Beyond every high-profile event, there's badminton, table tennis — and archery. Until Sunday, I didn't think I'd ever find myself watching or being fascinated by archery, even at the Olympics.
Then I set my remote down and paused on it. Have you seen the size of the bows the archers use? They're practically as tall as the athletes holding them. They look bulky and difficult to lift and keep steady.
And yet, even with all the crazy-looking attachments, a bull's-eye isn't guaranteed. That's what makes the Games (and sports in general) great — witnessing the truly spectacular, mixed with the fun and unexpected.
But Olympic table tennis is where you could've been if you devoted yourself beyond adolescence — and yes, became about a trillion times better.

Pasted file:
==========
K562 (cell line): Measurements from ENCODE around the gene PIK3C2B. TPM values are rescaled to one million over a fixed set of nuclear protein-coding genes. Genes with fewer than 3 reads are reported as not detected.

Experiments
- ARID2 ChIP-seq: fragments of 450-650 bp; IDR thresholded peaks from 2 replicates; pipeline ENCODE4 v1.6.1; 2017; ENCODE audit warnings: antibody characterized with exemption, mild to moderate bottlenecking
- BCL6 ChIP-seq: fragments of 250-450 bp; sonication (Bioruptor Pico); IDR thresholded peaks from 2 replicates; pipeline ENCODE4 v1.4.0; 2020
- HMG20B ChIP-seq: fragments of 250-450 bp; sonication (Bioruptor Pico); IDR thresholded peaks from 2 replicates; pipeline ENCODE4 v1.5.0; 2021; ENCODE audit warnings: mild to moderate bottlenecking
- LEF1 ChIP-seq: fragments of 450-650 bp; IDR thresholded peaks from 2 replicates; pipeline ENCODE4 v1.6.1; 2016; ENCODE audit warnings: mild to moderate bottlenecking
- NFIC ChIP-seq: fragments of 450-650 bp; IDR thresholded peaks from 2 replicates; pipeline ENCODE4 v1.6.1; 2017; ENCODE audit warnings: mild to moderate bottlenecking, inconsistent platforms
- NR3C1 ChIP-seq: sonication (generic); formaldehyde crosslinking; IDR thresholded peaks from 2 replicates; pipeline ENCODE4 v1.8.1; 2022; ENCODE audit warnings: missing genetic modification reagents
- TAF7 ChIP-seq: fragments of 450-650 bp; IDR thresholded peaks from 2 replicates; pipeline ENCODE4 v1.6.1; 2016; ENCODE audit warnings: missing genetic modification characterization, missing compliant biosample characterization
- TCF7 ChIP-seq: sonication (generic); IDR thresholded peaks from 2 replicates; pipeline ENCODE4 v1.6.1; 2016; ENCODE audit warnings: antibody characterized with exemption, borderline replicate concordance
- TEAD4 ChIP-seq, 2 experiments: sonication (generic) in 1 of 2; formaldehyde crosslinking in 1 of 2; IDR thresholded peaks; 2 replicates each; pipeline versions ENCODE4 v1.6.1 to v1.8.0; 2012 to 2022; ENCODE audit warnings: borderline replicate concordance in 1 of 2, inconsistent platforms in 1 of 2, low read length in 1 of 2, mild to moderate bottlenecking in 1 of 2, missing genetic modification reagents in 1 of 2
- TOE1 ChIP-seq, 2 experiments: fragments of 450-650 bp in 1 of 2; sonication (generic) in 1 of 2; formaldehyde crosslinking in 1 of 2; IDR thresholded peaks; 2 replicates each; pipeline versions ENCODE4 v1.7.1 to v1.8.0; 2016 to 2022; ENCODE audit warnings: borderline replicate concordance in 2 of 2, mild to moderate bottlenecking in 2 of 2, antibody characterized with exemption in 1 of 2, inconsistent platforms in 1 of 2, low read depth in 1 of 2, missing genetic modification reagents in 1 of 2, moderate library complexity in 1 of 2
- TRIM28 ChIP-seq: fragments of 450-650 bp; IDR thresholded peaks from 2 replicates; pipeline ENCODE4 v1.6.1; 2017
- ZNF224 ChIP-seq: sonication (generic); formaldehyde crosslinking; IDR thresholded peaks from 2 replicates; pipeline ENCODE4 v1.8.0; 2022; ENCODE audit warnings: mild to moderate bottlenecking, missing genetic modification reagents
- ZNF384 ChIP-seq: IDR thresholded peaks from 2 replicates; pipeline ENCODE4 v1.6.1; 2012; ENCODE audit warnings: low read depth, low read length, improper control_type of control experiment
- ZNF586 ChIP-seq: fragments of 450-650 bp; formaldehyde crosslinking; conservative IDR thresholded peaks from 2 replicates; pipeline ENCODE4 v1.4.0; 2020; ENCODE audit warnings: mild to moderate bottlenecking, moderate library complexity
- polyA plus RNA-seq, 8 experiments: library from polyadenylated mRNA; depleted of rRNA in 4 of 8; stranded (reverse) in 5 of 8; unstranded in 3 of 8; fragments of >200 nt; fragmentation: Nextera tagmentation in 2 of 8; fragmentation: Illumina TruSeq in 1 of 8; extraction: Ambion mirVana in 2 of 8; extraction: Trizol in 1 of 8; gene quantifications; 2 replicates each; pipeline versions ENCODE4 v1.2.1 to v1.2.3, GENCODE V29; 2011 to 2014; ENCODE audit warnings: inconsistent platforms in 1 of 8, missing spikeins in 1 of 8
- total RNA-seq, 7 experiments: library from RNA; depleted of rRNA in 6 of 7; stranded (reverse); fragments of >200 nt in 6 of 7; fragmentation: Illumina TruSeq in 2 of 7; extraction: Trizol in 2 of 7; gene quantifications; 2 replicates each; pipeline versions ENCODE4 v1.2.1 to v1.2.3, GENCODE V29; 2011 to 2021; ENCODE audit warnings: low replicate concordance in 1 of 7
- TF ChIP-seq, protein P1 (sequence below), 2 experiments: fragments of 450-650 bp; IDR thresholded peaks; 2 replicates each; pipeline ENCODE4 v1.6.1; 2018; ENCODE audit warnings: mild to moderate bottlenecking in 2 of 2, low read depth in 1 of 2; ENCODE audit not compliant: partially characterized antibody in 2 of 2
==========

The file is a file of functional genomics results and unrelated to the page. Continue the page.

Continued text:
You, an Olympian. Has a nice ring to it, yeah?
Table tennis is the most awesome Olympic sport, and not just because the wildly entertaining back-and-forth rallies and speed-of-light pace make it the most fun to watch. It is most awesome because it somehow doesn't seem that far out of reach for us average folks, us non-athletic specimens who play it.
Tuesday I found myself spending 20 minutes with a sport I'd never watched before. How often can you say that? Hello, synchronized diving.
It's unlikely you could convince me to step to the edge of the platform, much less somersault and twist off one just feet from another person.
The Canadian coaches appeared ecstatic after nearly every dive during the women's 10-meter platform competition, and I don't blame them. The precision these women displayed was unreal as they spun in unison in midair, then plunged into the pool, creating only the slightest blips in the water.
I was impressed enough to wonder: To what other Olympic sports can we add a synchronized option?